IT HAS been a professional crusade against deadly illness – and the scourge of cancer in particular – that has been marked at intervals by one amazing scientific breakthrough after another.
Among them, Angela Scott played a key role in the creation of the clone Dolly the Sheep and helped set up the UK’s first in-man treatment for stroke.
Now Ms Scott, co-founder at TC BioPharm, is on the brink of another groundbreaking discovery aimed directly at the patient.
The firm, currently worth “hundreds of millions” and aiming to become a $1 billion tech entity, also known as a unicorn, said the move could be a market changer and represent a massive step forward in healthcare.
The discovery pushes the existing apex of treatment in this context beyond being restricted to using a patient’s own cells, to being able to use those of any healthy donor.
The firm has created “bio-banks” that will be used to develop more cost-effective, safe and efficacious cancer treatments, and has won a €4 million grant that is is the largest such EU award to any UK firm for development of a healthcare therapeutic product, from Horizon2020.
Its cell banks are collected from donors and stored, providing a source for scientists to manufacture next-generation “off-the-shelf” cell therapies for future clinical product development, which is expected to be available within two years after final-stage trials.
She said: “I joined the sector as an 18-year-old and went to work for the Imperial Cancer Research Fund, which was based at the Western General Hospital in Edinburgh, and I very naively thought that on joining, and in my first position, I would be able to cure cancer, until I realised cancer is really a multiple of diseases, that it was always going to be an impossible task.
“I very much worked on all of these therapies and drugs available at the time, some of which are still being used.
“At that time nobody had thought about stem cells, immunotherapy – that just wasn’t around. I knew there had to be something we could do it just wasn’t evident what it was.
“So that is where I started my career and I stayed with them for about 10, 11 years, and then moved to PPL Therapeutics. That is where I became part of the team with Dolly The Sheep, which is probably what I’m known for.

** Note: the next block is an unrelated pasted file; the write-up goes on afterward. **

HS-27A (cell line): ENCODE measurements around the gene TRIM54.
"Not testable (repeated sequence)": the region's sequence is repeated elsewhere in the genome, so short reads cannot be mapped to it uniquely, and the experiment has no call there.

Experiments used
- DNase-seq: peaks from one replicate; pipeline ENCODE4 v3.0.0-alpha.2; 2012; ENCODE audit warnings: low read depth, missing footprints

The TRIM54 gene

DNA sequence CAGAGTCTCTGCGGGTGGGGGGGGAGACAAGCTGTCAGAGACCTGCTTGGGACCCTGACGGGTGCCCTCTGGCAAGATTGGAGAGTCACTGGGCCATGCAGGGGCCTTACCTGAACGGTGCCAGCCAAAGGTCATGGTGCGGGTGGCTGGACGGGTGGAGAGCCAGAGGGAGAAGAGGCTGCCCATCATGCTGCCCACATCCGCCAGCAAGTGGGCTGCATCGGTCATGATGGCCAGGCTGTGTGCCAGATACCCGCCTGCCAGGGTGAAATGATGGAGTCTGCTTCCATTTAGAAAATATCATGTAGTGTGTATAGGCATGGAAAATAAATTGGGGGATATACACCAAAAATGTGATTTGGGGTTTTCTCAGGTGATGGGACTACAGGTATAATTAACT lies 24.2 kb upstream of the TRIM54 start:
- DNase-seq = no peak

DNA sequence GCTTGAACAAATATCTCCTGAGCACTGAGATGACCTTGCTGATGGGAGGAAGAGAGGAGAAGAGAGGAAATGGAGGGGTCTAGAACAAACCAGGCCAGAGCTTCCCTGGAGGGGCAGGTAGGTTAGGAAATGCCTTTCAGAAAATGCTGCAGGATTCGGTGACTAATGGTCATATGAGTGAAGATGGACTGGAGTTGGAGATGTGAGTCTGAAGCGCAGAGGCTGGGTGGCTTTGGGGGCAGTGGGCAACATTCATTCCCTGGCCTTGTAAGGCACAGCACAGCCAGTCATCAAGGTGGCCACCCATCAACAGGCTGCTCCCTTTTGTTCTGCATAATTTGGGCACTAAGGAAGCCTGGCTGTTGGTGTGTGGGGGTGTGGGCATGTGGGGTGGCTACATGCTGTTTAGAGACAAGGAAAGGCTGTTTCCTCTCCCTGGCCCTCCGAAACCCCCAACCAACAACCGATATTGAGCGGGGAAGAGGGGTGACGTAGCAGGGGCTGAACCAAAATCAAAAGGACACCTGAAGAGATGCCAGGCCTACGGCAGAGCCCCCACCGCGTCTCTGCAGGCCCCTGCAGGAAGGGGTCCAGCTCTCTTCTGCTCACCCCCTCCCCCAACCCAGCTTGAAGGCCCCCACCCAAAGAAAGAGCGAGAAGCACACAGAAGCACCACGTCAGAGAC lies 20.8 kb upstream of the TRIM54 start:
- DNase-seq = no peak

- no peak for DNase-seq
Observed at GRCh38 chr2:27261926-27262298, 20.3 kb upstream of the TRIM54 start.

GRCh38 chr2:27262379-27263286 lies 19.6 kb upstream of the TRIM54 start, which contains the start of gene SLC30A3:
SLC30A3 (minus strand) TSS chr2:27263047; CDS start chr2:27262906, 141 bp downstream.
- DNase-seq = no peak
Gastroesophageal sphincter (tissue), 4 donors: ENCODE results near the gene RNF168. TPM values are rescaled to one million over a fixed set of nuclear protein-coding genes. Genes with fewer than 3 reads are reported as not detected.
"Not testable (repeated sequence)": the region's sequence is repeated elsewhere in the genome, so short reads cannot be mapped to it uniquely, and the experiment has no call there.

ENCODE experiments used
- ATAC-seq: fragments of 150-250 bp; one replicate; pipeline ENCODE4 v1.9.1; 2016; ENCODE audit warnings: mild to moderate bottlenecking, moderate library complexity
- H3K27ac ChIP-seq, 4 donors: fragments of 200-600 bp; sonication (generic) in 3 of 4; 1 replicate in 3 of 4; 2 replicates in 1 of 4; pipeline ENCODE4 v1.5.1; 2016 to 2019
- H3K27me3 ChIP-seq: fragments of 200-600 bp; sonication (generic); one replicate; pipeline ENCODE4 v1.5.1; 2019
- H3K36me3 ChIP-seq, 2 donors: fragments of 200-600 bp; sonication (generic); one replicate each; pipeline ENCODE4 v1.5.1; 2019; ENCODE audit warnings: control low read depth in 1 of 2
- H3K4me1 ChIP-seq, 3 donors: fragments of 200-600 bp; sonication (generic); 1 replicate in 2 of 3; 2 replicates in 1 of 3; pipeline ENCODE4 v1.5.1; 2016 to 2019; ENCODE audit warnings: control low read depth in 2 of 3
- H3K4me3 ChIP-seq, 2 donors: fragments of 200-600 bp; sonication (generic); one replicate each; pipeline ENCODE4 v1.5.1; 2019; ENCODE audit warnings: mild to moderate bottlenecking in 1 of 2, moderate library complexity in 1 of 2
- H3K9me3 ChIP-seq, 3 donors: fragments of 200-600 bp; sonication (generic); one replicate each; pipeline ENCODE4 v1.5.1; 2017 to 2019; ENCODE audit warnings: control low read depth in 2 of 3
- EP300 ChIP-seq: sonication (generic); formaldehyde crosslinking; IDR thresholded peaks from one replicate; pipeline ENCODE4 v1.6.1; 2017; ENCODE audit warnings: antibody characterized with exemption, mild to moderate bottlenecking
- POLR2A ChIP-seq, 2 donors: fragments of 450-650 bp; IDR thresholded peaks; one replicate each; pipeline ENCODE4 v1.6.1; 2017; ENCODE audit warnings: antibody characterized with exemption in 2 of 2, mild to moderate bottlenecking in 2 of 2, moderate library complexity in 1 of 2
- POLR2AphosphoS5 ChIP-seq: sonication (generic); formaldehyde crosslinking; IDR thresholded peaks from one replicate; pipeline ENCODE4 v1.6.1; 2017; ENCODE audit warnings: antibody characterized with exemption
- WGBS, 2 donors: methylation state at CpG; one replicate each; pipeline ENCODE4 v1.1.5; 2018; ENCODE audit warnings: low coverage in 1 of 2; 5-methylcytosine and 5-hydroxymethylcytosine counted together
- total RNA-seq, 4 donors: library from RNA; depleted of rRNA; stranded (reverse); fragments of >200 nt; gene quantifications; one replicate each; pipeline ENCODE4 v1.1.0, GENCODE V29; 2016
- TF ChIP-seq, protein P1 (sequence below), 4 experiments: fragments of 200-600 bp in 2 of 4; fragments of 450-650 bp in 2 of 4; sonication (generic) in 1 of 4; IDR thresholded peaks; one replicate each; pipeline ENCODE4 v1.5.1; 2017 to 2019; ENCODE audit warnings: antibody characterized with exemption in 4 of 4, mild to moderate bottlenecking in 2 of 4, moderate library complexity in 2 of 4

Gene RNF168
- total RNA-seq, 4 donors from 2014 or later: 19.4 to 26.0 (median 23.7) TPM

“I was there again for another 10, 11 years and managed a variety of programmes there, all of which were very exciting. From there, I moved to contract manufacturing, where I would take client’s process from the early stages, where they thought perhaps these would be therapies in the future.”
She said: “I’ve brought a lot of cell therapies to the clinic. I’ve covered most of the disciplines and we started the company in 2014.
“We felt the joint expertise at the point could allow us to set up a firm that would move rapidly into being able to make cell therapies and get them into the clinic, because until that point, the closest took 15 years to get to the clinic and we knew that didn’t have to be the case.
“So we raised about £32m at that point, including about £8m in grants and £16m from non-dilutive partners, and we got a lot of SE (Scottish Enterprise) support in the early stages with funding.
“We now have a rough value of hundreds of millions, but really we’re wanting to be that $1bn company.”
Asked on timescales, she said: “We’ve been preparing for IPO (Initial Public Offering) because that’s the way the company wants to go. We feel that’s the best opportunity.”
Acquisition has not been ruled out.